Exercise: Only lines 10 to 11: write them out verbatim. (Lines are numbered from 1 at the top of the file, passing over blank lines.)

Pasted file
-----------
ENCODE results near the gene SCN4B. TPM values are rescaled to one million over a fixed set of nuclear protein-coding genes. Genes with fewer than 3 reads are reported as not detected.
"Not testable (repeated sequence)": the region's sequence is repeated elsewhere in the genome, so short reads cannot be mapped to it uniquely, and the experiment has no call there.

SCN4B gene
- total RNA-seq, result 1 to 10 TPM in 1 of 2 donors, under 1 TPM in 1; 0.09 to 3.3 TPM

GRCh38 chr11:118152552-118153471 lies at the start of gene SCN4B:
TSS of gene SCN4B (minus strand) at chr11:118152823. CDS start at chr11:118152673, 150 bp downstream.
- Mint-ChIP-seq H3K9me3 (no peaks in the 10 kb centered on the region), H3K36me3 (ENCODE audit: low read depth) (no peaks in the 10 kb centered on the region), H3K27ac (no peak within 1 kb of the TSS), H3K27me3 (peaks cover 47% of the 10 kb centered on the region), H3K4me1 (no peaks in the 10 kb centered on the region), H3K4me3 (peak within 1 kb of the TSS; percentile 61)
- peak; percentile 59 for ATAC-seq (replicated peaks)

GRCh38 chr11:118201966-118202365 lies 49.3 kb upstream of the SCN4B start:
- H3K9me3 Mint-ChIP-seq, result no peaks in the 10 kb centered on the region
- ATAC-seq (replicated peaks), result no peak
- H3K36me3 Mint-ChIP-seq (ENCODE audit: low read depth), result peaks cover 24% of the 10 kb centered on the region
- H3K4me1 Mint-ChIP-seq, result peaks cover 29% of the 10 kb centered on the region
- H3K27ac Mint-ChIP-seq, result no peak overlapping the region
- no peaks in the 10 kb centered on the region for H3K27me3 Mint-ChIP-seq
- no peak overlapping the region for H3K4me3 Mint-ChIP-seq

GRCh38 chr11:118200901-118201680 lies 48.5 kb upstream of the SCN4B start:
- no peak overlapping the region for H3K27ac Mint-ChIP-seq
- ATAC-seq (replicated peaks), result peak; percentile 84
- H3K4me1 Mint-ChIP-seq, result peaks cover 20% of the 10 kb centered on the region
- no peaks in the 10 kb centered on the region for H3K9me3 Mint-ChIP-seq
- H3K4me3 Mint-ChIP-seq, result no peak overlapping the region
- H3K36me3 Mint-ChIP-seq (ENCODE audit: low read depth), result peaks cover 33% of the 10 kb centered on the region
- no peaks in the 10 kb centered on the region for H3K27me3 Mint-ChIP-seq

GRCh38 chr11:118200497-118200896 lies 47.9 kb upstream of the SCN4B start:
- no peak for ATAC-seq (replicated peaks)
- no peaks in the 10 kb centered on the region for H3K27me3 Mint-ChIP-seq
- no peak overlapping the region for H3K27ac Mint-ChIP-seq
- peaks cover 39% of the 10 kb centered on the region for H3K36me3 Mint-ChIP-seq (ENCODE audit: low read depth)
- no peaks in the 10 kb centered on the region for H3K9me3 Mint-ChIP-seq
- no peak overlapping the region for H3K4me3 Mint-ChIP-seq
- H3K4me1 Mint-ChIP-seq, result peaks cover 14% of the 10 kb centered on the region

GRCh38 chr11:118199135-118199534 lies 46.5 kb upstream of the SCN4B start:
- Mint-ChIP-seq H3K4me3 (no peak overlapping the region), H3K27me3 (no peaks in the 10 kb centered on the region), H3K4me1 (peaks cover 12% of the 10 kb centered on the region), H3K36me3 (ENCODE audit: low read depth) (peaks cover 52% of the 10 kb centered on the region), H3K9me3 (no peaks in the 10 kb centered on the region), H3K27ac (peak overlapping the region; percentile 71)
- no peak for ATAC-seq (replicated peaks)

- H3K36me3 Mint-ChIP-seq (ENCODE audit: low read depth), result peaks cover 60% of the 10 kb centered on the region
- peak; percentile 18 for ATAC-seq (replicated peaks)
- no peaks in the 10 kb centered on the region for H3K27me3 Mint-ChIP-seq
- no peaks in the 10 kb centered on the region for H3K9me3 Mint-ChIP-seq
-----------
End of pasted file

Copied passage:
- H3K9me3 Mint-ChIP-seq, result no peaks in the 10 kb centered on the region
- ATAC-seq (replicated peaks), result no peak